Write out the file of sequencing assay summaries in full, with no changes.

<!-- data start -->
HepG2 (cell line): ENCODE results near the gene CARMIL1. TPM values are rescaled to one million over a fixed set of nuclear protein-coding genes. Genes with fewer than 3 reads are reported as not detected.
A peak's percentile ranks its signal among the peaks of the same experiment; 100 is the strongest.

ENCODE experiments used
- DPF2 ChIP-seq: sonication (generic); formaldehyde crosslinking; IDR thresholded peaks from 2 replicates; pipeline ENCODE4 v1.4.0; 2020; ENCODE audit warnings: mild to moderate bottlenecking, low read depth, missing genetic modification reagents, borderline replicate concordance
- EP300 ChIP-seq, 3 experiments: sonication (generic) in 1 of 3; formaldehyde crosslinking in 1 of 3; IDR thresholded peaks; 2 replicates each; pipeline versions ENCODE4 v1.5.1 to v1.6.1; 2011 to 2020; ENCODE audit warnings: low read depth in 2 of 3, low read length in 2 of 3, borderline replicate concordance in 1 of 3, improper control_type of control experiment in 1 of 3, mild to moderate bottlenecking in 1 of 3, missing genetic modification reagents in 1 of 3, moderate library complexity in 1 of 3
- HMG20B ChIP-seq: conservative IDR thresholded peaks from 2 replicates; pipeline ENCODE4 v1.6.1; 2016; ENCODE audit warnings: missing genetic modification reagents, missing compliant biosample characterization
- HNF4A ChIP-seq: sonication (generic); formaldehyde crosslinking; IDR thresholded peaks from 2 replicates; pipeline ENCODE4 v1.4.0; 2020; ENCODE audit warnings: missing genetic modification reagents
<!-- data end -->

HepG2 (cell line): ENCODE results near the gene CARMIL1. TPM values are rescaled to one million over a fixed set of nuclear protein-coding genes. Genes with fewer than 3 reads are reported as not detected.
A peak's percentile ranks its signal among the peaks of the same experiment; 100 is the strongest.

ENCODE experiments used
- DPF2 ChIP-seq: sonication (generic); formaldehyde crosslinking; IDR thresholded peaks from 2 replicates; pipeline ENCODE4 v1.4.0; 2020; ENCODE audit warnings: mild to moderate bottlenecking, low read depth, missing genetic modification reagents, borderline replicate concordance
- EP300 ChIP-seq, 3 experiments: sonication (generic) in 1 of 3; formaldehyde crosslinking in 1 of 3; IDR thresholded peaks; 2 replicates each; pipeline versions ENCODE4 v1.5.1 to v1.6.1; 2011 to 2020; ENCODE audit warnings: low read depth in 2 of 3, low read length in 2 of 3, borderline replicate concordance in 1 of 3, improper control_type of control experiment in 1 of 3, mild to moderate bottlenecking in 1 of 3, missing genetic modification reagents in 1 of 3, moderate library complexity in 1 of 3
- HMG20B ChIP-seq: conservative IDR thresholded peaks from 2 replicates; pipeline ENCODE4 v1.6.1; 2016; ENCODE audit warnings: missing genetic modification reagents, missing compliant biosample characterization
- HNF4A ChIP-seq: sonication (generic); formaldehyde crosslinking; IDR thresholded peaks from 2 replicates; pipeline ENCODE4 v1.4.0; 2020; ENCODE audit warnings: missing genetic modification reagents